• IoT devices. Containers are an ideal way to install and update applications that run on IoT devices. They contain all the necessary software for applications to run, which makes them inherently portable and lightweight what it’s helpful when you use devices with limited resources.
  • Containers as the service. Containers as a service (CaaS) allows container-based virtualization where container engines, orchestration, and the underlying compute resources are distributed as cloud services. This simplifies development and allows DevOps teams to deploy applications faster with CI/CD pipeline automation. Server consolidation. Because containers have a smaller resource footprint compared to traditional virtual machines it’s possible to better utilize existing resources, maximize server capacity and lower the cost of the whole infrastructure. 
  • Multi-tenancy. Containers allow to easily run multiple instances of an app on different tenants. It helps to run simple multi-tenant applications without time-consuming and costly rewrites. 
  • Hybrid and multi-cloud. With containers, it doesn’t matter when you deploy your apps. That means you could benefit from mixing existing on-premise infrastructure with multiple cloud platforms for better cost optimization and increased operational efficiency. 
  • “Lift and Shift” migrations. This approach is very similar to a cloud migration strategy where you could quickly modernize your applications without investing in refactoring or rewriting existing code. Containers simplify the deployment process even if you can’t use all benefits of a fully modular, container-based architecture.
  • Refactoring existing applications. It’s much more resource-intensive than the “lift and shift” approach which requires refactoring existing code to fully benefit container-based architecture. Depending on your app it could be a mandatory step or just the next improvement. Developing new container-native applications. e. As is the case with refactoring existing applications, developing new apps, or rewriting existing to be container-native unlocks the full benefit of containerization.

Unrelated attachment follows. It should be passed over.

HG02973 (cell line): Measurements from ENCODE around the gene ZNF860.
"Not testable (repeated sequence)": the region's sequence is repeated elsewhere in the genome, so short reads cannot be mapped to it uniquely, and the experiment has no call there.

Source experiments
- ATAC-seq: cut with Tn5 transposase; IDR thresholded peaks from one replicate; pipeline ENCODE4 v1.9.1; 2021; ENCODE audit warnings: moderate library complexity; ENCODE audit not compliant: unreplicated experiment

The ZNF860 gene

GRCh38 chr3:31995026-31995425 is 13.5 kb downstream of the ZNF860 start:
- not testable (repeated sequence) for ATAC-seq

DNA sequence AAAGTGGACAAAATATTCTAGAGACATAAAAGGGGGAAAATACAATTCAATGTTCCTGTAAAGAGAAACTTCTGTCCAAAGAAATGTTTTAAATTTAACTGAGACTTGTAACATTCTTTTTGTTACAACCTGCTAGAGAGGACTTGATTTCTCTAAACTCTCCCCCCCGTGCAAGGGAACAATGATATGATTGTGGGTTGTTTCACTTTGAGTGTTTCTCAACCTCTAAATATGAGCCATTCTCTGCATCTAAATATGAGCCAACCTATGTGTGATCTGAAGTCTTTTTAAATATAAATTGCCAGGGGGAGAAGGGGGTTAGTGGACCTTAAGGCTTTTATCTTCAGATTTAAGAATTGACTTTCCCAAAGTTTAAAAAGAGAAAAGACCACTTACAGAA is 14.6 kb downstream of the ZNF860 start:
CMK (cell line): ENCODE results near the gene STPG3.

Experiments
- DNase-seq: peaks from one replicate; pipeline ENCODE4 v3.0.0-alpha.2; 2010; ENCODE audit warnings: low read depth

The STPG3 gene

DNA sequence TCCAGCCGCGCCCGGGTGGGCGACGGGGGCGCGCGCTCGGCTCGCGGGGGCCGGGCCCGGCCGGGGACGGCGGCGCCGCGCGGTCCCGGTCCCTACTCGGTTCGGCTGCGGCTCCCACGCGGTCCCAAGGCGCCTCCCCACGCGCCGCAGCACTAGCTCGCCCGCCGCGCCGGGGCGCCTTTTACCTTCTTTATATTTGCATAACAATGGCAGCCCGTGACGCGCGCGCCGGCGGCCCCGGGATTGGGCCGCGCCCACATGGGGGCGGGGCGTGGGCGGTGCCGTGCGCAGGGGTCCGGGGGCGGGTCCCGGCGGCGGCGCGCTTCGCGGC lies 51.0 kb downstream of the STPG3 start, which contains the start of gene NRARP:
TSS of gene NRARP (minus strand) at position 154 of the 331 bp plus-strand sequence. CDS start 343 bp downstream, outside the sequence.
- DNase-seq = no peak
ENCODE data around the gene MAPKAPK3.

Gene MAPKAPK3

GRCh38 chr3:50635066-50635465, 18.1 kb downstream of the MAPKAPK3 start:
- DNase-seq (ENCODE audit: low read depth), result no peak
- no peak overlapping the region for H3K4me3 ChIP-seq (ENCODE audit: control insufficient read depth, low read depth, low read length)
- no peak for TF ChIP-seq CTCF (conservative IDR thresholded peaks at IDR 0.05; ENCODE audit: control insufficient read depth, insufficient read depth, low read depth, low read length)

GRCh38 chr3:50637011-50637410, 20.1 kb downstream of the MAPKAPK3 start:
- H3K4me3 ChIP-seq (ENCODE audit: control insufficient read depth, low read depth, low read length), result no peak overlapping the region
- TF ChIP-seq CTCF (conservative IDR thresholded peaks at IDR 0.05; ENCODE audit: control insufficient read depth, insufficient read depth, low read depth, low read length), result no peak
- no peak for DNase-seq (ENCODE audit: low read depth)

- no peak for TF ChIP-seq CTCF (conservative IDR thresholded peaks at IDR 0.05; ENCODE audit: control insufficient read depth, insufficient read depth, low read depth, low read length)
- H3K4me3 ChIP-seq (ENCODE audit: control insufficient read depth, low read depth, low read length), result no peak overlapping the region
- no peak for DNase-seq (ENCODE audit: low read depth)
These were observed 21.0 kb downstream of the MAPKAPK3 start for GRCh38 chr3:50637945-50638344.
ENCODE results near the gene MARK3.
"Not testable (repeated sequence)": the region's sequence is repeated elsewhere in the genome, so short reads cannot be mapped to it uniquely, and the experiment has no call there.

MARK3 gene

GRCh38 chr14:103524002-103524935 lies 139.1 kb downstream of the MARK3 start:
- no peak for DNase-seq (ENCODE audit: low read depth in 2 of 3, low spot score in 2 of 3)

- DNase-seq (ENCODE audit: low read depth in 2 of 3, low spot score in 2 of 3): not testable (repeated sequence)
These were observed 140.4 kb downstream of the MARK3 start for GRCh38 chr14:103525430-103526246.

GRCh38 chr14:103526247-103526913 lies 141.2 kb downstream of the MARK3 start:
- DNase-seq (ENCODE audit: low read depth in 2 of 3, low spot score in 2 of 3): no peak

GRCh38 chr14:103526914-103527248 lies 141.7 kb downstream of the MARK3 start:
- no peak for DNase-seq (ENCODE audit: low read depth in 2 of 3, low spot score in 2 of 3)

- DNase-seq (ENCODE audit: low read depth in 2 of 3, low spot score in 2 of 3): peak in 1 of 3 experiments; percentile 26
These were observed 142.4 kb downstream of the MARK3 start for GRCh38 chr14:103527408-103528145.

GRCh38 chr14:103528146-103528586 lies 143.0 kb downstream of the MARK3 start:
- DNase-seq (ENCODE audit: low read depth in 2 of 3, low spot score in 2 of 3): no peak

• Support for continuous integration and deployment (CI/CD). Container images simplify building, testing, and deployments and make it easier for DevOps teams to implement and automate CI/CD pipeline. Deployment of repetitive jobs and tasks. With containers, you could easily deploy, scale and manage background processes like ETL functions or batch jobs and run them far more efficiently. 

The Bottom Line

Containers offer an efficient way for developers to build, test and deploy, applications on multiple environments from on-premises data centers to the cloud. 

By design, containers offer increased portability with less overhead than traditional hardware or virtual machines.  

In addition, because they contain all the resources necessary to run a specific application, they not only simplify deployment but also ensure that these applications run the same, no matter what they are deployed. 

This, together with CI/CD automation and cloud migration is the easiest way to modernize legacy applications and increase the efficiency of your software development process.